It's true. And often times, those insightful moments can be the most humbling few seconds of my day.
I am not a perfect mom.
I get frustrated with small things.
Small feet that move slowly.
Angry with learning moments.
I am an average mom.
Laundry piles high above my head.
I clean inconsistently.
Some days I let the kids watch way too much TV.
I seek out alone time when it would be an ideal chance to be with my little ones.
I sweat the small stuff.
I cry in front of my kids.
I yell when I shouldn't.
I can feel helpless, ineffective, a failure.
I do one thing really well. I love my kids. I adore my kids. But they are not perfect either. Who wants to be perfect anyway? It's our imperfections, our ability to recognize our flaws, that makes us real. It makes us humble. It makes us better....better moms, dads, kids, people.
When I have a "could have been a better mommy" moment, I say I'm sorry. I swallow my pride, go to my kids, hold their hands and say, "I'm sorry. I should have tried to use my patience. Just like I ask you to do. I'll try harder next time." And they say, "Mommy, you don't have to be sorry. You are a great mommy, the best mommy. We love you so much."
Their capacity to love and to forgive is breathtaking.
Yesterday, Max and I took the kids swimming. It was one of those family days. The kind that build memories. We had just submerged ourselves into the lukewarm indoor pool water. It was cold. Indoor pools always are. My 4-year-old baby girl immediately says, "I have to poop." Of course.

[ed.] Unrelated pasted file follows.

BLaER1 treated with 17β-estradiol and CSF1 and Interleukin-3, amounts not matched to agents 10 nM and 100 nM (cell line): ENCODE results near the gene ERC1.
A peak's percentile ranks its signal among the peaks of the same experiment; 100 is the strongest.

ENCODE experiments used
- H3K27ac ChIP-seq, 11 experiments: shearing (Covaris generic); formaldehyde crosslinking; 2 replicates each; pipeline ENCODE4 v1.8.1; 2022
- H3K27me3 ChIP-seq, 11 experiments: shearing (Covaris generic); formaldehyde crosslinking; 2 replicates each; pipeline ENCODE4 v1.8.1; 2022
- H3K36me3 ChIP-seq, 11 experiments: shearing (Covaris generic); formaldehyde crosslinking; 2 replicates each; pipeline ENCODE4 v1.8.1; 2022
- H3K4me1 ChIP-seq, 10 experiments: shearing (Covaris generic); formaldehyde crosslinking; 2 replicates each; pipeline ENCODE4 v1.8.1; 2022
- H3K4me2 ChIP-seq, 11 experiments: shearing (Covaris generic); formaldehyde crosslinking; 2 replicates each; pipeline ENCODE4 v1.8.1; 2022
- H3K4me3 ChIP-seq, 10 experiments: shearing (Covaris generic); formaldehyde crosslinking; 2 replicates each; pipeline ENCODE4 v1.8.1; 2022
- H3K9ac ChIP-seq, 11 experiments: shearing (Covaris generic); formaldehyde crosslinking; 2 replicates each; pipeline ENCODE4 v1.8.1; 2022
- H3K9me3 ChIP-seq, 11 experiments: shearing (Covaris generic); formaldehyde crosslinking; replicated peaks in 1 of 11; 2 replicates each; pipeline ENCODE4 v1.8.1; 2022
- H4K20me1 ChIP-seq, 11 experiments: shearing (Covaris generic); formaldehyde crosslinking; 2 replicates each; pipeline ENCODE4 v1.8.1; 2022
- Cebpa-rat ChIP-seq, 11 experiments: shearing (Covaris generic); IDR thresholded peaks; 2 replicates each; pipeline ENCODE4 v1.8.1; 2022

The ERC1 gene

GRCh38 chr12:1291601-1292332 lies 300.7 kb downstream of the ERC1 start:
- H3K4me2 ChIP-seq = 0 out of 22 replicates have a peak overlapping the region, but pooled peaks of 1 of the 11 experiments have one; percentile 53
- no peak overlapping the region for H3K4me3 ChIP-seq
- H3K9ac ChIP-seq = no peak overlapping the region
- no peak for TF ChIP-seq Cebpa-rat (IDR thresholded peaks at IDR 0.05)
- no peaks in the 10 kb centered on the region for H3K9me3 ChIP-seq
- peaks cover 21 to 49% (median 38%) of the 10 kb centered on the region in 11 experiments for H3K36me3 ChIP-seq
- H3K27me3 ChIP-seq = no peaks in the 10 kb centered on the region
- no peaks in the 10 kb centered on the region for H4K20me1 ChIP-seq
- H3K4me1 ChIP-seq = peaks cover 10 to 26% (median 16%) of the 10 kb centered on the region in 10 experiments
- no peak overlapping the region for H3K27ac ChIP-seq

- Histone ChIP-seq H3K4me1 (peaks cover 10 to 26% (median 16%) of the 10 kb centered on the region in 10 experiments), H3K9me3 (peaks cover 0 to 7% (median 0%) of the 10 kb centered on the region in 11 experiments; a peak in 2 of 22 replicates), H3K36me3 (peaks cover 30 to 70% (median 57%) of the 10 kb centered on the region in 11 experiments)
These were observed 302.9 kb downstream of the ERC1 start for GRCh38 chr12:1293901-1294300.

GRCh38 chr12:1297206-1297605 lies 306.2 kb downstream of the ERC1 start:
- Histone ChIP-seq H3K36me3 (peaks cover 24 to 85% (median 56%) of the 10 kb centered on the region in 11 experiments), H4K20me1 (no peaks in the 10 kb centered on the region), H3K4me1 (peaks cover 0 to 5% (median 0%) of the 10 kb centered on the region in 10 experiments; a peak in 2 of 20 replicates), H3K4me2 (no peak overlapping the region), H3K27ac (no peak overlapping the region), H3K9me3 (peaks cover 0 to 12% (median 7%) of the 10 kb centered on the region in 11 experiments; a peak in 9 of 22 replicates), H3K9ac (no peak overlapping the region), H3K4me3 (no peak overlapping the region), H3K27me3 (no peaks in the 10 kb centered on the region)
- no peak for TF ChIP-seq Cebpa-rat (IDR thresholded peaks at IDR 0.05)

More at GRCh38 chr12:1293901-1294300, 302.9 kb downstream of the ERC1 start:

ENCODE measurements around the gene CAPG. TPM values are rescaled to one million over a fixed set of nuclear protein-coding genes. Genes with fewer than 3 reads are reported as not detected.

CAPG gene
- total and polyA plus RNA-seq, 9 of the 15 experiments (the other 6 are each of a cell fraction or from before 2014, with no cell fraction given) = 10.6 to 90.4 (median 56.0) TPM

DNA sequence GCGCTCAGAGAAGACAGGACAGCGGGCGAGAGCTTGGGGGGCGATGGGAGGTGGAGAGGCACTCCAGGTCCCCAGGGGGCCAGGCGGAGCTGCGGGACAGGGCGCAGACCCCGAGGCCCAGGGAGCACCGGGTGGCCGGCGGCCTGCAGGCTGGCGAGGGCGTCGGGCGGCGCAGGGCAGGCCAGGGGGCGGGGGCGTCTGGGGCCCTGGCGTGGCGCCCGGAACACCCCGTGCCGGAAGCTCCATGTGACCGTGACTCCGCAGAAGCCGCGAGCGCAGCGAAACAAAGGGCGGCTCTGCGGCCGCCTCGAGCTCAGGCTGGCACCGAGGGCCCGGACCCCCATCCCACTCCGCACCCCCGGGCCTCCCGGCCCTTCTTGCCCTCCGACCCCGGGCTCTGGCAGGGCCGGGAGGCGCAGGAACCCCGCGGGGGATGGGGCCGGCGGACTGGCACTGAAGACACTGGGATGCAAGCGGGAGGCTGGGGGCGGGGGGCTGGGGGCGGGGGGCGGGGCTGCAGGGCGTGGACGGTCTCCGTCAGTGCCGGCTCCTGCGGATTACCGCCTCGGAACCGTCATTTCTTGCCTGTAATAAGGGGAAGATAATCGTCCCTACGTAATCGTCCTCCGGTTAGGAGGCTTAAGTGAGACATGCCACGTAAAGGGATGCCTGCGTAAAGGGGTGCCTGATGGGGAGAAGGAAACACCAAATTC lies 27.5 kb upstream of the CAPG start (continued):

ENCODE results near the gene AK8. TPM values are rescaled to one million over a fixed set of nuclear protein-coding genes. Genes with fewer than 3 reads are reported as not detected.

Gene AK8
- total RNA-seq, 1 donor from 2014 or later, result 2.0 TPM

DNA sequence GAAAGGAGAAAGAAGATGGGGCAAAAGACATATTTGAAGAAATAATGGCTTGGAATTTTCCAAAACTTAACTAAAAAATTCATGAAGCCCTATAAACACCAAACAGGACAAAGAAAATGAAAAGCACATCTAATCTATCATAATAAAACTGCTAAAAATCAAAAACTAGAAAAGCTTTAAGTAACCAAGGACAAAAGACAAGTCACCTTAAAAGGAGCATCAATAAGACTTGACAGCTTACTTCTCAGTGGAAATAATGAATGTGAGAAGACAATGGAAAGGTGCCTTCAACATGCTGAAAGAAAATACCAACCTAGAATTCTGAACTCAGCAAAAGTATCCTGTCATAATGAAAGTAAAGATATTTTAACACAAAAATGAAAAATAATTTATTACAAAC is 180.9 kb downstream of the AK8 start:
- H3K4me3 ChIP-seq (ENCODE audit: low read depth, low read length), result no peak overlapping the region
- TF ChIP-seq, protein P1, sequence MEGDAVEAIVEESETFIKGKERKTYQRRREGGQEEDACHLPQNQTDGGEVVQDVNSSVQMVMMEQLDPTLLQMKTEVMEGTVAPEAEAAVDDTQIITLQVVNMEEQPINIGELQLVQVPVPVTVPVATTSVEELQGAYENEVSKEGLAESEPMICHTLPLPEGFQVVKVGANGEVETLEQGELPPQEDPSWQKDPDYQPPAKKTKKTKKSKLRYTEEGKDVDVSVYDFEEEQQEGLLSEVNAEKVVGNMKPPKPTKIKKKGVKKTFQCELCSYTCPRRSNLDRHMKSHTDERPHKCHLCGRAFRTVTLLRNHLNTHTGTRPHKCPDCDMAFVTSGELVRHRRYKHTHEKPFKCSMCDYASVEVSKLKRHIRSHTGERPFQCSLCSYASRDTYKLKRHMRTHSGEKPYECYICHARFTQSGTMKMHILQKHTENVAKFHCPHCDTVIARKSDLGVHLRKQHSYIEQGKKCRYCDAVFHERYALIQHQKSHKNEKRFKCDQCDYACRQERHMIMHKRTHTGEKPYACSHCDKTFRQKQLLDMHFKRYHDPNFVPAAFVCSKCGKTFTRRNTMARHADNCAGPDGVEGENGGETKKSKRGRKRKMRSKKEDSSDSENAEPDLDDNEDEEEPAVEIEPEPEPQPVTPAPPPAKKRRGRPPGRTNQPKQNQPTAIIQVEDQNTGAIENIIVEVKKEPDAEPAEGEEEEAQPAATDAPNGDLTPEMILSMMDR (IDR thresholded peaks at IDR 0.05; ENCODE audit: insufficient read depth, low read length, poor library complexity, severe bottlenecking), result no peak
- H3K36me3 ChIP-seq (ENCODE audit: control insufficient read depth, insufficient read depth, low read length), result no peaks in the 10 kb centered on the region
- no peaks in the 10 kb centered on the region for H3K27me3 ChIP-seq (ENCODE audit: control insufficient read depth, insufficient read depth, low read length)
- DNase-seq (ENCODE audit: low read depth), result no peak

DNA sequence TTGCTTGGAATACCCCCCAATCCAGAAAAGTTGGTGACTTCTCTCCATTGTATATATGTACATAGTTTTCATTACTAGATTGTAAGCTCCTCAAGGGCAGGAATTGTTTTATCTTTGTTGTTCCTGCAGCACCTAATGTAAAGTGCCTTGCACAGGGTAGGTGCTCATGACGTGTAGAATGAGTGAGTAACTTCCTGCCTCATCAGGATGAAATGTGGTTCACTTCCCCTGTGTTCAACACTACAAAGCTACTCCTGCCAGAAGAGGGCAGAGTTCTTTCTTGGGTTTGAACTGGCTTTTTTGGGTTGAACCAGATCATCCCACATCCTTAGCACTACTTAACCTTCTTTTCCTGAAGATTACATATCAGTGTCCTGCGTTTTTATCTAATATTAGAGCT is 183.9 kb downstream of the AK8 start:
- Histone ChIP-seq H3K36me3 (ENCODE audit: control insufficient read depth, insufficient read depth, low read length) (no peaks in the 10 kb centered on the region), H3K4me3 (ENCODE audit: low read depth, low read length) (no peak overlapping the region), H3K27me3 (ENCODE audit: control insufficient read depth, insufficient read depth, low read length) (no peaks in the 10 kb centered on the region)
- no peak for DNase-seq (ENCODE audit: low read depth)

I take her hand and we climb out of the water and shake, shiver and chatter our way to the locker rooms. I help her pull down her suit and we wait while she quickly does her business. I am so cold. I just want to get back in the pool and continue making family memories. So, I try to hurry it up by quickly pulling her suit back on.
Unfortunately, wet bathing suits do not go back on "quickly." It is a slow, laborious process of inching the suit back on. And the cheaper the suit, the longer it takes.
My patience begins to slip. Maybe it's that time of the month. Or the fact that my blood is freezing in my veins. Or the fact that my precious middle child is the one who is never in a hurry. The one who often counteracts my attempts at hurrying her by swinging on door knobs when we're late for the bus, or changing her shoes, shirt and hairstyle when everyone else is waiting in the car.
I start to yank the suit back in place and exasperated say, "This is so hard!"
She looks up at me with her beautiful, brown eyes. "You are so right, Mommy. This is really hard. But not as hard as picking up two hippopotamuses."
I stop my fruitless tugging. She is so right. Really, not much in life is harder than picking up two hippopotamuses. I hug her fiercely. Tell her I love her. Then gently begin pulling the suit back in place, like I would a pair of nylons. It really wasn't that difficult.
Hand in hand, we walk back to the pool, shaking, shivering and chattering. And filled up the rest of our day with the kind of memories that make up a family.